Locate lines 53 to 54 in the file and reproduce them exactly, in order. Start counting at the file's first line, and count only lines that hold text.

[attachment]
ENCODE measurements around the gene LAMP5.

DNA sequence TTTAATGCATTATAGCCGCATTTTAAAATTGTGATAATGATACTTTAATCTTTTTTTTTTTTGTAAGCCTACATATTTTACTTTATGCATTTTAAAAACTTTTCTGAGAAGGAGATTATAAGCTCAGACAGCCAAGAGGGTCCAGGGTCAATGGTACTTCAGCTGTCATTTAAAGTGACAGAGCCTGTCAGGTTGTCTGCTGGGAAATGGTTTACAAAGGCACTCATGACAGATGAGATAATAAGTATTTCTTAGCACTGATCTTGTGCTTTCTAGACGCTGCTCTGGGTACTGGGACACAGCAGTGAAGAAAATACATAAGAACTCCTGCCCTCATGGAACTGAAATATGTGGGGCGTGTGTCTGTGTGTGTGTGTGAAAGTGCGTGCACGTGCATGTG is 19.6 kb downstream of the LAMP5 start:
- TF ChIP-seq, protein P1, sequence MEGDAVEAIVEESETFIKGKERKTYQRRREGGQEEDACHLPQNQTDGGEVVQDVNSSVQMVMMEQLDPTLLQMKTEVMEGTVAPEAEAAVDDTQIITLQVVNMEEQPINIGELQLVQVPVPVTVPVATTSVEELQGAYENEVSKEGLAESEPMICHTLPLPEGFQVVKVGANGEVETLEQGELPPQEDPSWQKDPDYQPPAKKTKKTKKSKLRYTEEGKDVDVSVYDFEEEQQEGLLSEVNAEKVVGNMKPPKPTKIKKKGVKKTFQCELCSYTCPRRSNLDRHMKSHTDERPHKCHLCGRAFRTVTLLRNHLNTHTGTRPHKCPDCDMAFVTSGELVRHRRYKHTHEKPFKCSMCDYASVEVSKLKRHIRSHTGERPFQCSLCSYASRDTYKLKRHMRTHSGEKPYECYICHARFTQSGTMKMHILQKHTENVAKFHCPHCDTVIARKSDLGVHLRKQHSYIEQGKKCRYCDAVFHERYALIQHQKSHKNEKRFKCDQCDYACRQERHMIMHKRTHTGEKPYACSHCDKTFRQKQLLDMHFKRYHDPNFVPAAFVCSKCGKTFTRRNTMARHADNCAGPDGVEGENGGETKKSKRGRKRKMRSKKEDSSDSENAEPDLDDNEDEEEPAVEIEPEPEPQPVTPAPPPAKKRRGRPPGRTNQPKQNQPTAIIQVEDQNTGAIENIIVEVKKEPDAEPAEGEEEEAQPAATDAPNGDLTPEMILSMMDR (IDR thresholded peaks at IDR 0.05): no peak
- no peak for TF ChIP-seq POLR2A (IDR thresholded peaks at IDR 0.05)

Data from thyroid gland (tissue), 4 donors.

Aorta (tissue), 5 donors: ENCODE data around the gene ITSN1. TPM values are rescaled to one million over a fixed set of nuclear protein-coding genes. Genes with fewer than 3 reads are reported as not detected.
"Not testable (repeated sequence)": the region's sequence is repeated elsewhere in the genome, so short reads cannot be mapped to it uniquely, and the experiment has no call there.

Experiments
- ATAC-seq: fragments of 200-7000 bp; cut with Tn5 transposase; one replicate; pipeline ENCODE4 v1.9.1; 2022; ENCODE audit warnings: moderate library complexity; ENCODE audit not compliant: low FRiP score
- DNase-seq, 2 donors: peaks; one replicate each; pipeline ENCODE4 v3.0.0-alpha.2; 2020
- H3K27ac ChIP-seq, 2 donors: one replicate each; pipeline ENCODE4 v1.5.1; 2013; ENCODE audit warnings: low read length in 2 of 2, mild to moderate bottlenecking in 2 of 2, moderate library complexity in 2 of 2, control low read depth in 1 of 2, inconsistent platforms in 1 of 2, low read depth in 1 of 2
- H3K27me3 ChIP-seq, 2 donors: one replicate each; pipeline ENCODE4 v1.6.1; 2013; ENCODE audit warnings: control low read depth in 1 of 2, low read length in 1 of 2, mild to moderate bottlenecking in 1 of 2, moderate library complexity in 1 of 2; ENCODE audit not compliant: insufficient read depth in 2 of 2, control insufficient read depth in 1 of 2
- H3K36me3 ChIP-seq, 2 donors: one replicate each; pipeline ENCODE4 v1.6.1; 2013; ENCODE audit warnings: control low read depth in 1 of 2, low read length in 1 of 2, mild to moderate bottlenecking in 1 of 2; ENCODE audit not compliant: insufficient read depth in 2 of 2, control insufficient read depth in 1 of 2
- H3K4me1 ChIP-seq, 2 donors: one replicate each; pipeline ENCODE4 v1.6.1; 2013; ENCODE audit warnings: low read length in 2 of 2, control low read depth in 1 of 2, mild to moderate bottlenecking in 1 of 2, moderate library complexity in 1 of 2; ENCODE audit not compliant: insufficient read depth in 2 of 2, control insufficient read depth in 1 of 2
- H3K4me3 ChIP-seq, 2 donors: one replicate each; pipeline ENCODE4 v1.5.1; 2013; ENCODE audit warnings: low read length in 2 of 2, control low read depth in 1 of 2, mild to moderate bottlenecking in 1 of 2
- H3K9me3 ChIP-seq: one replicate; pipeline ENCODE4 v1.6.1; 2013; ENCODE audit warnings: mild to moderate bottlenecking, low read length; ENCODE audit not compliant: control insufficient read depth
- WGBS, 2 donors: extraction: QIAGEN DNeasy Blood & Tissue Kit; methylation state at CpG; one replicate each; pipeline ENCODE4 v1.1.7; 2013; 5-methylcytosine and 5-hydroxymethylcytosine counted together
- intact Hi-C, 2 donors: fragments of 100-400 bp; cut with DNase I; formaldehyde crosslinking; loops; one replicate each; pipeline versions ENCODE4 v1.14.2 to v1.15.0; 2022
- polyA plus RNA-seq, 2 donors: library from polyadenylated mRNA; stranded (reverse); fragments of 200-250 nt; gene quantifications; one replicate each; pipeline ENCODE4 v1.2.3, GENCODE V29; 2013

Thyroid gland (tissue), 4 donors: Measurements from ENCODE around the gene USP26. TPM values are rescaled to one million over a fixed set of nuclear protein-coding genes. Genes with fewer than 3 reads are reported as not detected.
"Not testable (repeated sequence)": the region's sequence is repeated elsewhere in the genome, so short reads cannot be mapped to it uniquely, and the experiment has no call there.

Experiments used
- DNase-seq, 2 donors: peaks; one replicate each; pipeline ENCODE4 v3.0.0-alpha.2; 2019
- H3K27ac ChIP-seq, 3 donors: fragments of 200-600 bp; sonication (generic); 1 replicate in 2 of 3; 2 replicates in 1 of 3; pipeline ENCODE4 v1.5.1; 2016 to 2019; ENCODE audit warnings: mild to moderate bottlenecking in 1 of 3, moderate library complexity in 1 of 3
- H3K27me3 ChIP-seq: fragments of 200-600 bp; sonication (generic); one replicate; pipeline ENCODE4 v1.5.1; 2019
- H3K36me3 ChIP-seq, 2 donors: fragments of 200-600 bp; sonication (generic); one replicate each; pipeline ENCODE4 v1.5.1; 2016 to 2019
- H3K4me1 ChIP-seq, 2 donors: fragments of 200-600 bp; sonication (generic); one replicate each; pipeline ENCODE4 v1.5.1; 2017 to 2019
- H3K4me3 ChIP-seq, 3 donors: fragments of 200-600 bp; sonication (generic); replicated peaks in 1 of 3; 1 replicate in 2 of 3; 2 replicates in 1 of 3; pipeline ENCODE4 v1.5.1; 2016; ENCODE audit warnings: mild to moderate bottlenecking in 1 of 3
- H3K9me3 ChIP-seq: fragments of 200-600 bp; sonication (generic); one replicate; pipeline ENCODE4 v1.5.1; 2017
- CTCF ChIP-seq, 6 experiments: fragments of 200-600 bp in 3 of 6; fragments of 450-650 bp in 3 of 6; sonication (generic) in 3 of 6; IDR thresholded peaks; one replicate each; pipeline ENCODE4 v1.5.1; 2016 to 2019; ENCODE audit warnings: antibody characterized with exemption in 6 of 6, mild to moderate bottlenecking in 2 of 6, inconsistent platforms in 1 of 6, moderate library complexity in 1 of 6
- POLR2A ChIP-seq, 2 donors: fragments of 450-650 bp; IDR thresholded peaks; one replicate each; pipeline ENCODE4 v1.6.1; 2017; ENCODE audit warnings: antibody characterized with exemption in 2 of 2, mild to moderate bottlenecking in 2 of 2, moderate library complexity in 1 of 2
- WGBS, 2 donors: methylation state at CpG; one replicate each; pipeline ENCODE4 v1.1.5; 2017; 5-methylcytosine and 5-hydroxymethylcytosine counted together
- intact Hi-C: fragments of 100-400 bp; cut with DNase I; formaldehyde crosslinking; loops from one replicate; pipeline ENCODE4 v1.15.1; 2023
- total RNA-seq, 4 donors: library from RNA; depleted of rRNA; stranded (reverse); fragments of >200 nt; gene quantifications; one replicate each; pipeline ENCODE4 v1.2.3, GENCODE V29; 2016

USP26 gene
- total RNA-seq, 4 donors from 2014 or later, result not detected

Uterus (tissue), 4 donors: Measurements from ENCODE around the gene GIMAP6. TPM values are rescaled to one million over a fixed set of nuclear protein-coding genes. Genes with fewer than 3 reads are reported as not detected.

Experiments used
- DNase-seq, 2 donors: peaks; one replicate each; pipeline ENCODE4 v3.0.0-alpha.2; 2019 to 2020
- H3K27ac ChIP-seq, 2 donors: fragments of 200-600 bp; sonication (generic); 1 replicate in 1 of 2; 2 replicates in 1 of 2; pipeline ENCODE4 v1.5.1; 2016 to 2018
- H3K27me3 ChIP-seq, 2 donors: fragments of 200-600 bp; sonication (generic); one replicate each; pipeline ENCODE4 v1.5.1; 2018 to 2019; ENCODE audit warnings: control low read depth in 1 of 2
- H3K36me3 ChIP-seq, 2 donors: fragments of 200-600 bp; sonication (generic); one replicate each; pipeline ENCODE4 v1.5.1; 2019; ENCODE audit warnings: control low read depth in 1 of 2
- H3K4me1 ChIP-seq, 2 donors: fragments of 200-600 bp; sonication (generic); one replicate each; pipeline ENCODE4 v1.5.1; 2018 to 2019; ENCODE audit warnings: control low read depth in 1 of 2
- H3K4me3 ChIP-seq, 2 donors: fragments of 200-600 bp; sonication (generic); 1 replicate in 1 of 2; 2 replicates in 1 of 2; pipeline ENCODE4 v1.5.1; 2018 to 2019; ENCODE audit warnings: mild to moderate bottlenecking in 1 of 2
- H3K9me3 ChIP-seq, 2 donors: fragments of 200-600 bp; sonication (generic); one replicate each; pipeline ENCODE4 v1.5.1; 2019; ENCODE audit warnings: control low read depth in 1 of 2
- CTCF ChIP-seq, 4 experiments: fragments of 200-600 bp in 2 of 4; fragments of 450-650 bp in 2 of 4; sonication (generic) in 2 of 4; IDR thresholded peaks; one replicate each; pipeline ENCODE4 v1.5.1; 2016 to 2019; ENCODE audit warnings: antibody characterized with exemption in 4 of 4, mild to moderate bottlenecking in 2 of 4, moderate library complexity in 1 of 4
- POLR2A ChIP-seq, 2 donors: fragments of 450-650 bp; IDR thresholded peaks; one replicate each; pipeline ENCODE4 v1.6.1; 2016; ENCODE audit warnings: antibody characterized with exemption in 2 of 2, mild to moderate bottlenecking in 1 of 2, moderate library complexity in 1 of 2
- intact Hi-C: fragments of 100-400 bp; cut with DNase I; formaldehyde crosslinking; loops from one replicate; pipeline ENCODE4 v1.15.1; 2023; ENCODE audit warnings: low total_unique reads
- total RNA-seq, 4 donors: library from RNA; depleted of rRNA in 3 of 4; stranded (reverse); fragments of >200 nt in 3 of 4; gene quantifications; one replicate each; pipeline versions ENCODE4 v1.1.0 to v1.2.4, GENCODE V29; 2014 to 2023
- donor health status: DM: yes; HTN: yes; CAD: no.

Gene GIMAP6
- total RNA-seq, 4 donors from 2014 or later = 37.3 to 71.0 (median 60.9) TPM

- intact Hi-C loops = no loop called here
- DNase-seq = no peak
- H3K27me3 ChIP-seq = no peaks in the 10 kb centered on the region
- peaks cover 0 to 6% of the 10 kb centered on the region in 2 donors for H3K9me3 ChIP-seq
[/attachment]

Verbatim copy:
- intact Hi-C loops = no loop called here
- DNase-seq = no peak